Do you ever wonder what happens to your favorite pollinators, like butterflies and bees, during winter? Once the temperature turns cold and the snow begins to fly, where do pollinating insects go? More importantly, what can gardeners do to help these beneficial insects survive in harsh climates?
Pollinators and Winter Survival
Chances are, you won’t see pollinators out and about on cold winter days. Where they go and how they survive the cold tends to be species-specific. As a whole, pollinating invertebrates have adapted several methods for surviving harsh winter weather.
When we think of pollinators, we often think of honeybees. To survive the winter, these hive-dwellers cuddle together and vibrate their bodies to create heat. Along with a sufficient supply of honey, it takes a special generation of bees during winter months to sustain the hive. These winter bees have plumper bodies and live longer than those inhabiting the hive during the summer.
Bumblebees have a slightly different approach. The entire hive, except for the queen, dies off in the fall. The adult queen bees hibernate underground, often in rodent holes. They emerge In the spring and restart their colonies by laying eggs.
In contrast, many species of solitary native bees overwinter as pupae. Some of these bees hibernate underground or they pupate closer to the surface by burrowing into leaf litter. Others survive above ground by taking up residency in hollow stems or in holes created by wood-boring insects.
Butterfly Overwintering Methods
Like swallows, finches and orioles, some species of butterflies migrate to warmer climates in the winter. Most noted is the Monarch, which can travel 3000 miles to take up winter residency in Mexico.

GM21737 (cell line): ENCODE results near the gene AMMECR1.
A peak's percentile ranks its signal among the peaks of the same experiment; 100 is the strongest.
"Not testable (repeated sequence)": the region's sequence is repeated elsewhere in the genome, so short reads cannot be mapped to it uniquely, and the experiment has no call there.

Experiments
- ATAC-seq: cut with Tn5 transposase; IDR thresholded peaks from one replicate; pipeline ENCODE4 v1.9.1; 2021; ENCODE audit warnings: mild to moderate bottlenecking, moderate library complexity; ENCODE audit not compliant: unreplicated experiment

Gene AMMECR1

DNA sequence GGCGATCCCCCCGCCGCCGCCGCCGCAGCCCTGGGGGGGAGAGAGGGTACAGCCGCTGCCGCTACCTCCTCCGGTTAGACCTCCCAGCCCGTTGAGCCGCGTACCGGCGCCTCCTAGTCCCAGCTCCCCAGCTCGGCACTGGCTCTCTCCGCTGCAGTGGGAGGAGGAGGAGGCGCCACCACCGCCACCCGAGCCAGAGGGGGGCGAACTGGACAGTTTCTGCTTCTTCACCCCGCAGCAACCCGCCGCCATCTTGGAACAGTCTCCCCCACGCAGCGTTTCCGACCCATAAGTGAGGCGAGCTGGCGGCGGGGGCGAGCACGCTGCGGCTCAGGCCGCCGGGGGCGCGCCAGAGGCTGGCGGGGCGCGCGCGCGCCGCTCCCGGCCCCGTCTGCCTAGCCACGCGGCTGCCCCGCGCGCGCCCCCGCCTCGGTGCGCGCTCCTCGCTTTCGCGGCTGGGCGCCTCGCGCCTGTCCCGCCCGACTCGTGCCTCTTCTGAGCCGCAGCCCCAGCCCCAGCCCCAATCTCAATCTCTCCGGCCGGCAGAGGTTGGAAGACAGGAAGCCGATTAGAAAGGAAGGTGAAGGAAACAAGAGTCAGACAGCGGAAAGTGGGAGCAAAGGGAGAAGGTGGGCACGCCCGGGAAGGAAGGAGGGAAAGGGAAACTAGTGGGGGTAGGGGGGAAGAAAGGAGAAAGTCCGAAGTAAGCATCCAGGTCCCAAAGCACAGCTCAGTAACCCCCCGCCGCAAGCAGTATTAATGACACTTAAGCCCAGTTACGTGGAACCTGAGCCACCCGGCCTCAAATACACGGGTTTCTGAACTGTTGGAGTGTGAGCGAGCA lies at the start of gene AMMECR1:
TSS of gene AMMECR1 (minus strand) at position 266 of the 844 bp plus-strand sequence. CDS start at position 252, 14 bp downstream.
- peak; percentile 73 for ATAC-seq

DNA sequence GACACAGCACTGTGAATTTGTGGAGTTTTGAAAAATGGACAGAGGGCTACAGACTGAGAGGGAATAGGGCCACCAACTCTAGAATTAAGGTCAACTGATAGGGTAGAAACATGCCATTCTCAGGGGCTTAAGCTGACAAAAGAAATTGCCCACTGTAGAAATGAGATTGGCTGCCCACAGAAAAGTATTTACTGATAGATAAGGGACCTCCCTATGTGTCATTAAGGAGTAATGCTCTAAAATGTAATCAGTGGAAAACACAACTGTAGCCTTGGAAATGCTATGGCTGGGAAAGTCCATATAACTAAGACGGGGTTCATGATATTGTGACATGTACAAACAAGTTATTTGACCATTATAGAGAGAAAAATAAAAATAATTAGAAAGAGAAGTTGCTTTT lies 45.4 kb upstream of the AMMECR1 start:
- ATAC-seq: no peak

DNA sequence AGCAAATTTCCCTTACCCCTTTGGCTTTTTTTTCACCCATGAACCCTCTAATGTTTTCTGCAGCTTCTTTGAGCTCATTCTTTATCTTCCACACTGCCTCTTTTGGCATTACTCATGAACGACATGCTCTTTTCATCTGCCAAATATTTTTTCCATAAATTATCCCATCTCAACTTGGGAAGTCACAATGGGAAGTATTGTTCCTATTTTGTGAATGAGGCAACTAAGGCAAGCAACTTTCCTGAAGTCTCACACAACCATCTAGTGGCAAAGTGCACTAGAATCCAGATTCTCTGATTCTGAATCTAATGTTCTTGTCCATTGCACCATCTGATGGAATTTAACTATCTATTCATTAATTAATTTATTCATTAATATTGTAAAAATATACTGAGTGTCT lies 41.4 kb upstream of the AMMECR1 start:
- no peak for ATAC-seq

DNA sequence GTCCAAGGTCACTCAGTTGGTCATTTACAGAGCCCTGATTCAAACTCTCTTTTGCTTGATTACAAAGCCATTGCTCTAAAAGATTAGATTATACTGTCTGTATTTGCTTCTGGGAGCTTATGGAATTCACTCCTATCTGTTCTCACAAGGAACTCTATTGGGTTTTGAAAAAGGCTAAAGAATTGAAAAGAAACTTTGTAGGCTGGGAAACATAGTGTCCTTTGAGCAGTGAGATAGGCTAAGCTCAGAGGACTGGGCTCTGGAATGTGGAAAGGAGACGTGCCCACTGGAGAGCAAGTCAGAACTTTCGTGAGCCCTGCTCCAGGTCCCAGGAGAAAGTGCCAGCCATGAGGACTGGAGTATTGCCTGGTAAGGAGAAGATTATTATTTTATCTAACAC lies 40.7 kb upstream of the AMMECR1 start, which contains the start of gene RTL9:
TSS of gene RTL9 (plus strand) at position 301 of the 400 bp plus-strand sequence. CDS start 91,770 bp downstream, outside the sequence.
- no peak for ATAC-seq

Yet, not all migratory species of Lepidoptera travel south in the fall. Populations of the Painted Lady butterfly overwintering in warm climates migrate north in the spring, but northern populations die out in the fall rather than make the return journey.
The majority of butterfly and moth species don’t migrate, but survive the winter by entering diapause. This period of suspended development is often referred to as butterfly hibernation. In this state, they can overwinter in one of the four life stages.
Which stage is dependent upon the species of butterfly or moth. For example, the Purplish Copper handles butterfly overwintering as an egg, while the Baltimore Checkerspot survives in caterpillar form. Luna moths and Swallowtail butterflies overwinter as chrysalises.
Often called the harbinger of spring, the Mourning Cloak butterfly survives the winter as an adult. They have adapted this butterfly overwintering technique by replacing the water in their bodies with an antifreeze-like compound. You may even see them out on sunny winter days, feeding on tree sap.
Protecting Butterflies, Moths and Bees During Winter
Pristine, leaf-free yards that homeowners love are the nemesis of overwintering pollinators. Cleaning up fallen leaves, pulling up dead annuals and pre-winter rototilling disturbs many of the places where pollinators overwinter.
Does this mean gardeners should leave their yards a mess until spring? Not necessarily, but consider leaving a few undisturbed areas to shelter butterflies, moths and bees during winter months. Here are a few ideas you can try:
- Gently gather fallen leaves and spread them 2-3 inches (5-7.6 cm.) high on garden beds.
- Keep up the curb appeal of your home by only cleaning the front and leaving the backyard undisturbed.
- Wait until spring to trim back perennial stems and remove dead annuals. They may even add winter interest to the garden.
- Refrain from disturbing bare soil in the fall. Instead, rototill in the late spring after the hibernating bees have emerged.
Are you concerned your neighbors might not appreciate your pollinator conservation efforts? Consider printing out a sign advising others of your intentions. Who knows? Maybe they will follow your lead!